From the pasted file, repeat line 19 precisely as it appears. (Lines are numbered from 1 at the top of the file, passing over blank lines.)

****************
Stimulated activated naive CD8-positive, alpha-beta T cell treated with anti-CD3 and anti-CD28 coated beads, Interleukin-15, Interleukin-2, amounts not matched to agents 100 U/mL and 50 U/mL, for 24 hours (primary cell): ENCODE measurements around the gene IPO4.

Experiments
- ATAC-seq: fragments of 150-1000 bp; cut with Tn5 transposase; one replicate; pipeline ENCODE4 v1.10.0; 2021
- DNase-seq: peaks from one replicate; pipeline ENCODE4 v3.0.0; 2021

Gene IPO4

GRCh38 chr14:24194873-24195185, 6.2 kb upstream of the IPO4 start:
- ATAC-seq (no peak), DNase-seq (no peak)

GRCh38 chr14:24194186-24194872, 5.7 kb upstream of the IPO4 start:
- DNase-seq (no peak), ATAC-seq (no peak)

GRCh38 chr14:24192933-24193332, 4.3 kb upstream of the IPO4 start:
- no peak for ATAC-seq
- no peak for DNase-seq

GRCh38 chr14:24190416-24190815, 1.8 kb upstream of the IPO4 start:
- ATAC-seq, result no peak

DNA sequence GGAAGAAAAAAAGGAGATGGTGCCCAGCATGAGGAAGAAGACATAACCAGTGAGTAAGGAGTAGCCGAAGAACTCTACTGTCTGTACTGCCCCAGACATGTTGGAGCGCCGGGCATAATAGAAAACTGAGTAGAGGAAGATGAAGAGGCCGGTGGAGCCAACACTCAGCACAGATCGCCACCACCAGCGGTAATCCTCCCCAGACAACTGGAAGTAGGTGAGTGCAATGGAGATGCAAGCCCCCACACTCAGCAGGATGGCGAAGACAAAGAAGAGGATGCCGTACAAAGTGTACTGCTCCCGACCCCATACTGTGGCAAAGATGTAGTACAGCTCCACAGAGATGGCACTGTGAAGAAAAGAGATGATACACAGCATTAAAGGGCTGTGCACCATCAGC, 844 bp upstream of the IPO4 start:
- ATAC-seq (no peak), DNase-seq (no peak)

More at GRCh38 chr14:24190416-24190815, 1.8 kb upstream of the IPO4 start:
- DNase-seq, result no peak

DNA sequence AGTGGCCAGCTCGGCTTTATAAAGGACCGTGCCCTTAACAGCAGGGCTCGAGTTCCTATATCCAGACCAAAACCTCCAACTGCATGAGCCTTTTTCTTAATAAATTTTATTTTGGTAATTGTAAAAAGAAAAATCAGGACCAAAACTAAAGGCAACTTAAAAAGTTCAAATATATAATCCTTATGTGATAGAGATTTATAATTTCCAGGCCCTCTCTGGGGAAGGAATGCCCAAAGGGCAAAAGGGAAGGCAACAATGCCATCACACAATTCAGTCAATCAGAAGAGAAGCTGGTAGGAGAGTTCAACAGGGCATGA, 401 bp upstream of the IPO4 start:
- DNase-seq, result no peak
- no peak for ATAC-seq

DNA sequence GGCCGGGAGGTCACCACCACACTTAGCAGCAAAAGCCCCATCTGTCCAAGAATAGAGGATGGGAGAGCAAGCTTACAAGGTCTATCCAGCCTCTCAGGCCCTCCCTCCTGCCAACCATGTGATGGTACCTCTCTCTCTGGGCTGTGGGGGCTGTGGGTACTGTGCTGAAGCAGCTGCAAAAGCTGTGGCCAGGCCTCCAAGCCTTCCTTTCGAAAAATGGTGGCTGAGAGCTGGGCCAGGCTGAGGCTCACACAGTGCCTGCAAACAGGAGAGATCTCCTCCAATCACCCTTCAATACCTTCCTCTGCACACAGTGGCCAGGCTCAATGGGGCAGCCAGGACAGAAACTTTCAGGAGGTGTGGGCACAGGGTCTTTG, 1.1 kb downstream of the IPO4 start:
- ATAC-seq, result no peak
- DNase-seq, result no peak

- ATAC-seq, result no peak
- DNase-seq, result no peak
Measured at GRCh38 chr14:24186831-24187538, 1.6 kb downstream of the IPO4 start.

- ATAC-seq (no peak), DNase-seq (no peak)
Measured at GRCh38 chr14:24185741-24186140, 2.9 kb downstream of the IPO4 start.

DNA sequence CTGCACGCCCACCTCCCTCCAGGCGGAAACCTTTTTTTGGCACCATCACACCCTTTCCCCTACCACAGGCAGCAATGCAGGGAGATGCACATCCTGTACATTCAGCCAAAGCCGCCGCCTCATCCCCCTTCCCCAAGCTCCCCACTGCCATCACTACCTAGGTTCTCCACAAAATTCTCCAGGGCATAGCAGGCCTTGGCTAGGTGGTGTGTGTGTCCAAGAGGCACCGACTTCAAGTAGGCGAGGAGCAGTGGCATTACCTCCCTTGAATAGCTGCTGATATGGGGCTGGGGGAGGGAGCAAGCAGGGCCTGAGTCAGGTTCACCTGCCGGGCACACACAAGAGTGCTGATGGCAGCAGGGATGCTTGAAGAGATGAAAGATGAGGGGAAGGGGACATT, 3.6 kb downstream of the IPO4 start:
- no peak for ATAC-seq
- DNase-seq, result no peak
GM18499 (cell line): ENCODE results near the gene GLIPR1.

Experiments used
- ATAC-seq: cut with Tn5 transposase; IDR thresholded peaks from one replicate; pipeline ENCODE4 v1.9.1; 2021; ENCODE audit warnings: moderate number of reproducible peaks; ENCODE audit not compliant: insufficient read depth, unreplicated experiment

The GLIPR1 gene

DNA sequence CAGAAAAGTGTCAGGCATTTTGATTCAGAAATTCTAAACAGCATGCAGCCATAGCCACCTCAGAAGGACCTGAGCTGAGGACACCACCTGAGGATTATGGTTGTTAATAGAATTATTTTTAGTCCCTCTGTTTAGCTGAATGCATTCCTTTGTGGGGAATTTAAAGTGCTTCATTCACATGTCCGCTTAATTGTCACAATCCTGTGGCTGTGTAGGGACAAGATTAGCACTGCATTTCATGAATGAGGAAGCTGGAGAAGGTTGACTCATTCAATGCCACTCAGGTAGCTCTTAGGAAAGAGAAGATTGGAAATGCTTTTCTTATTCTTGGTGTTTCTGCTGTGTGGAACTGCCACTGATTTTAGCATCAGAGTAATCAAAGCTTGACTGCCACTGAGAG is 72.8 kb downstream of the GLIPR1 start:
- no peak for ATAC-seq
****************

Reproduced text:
DNA sequence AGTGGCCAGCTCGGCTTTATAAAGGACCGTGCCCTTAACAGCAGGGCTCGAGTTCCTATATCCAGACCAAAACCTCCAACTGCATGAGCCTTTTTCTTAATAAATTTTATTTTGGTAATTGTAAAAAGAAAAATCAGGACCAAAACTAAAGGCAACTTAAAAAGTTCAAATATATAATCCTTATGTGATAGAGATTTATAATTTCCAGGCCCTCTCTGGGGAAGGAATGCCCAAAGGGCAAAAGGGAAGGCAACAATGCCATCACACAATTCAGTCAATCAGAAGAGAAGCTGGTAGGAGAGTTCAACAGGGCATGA, 401 bp upstream of the IPO4 start: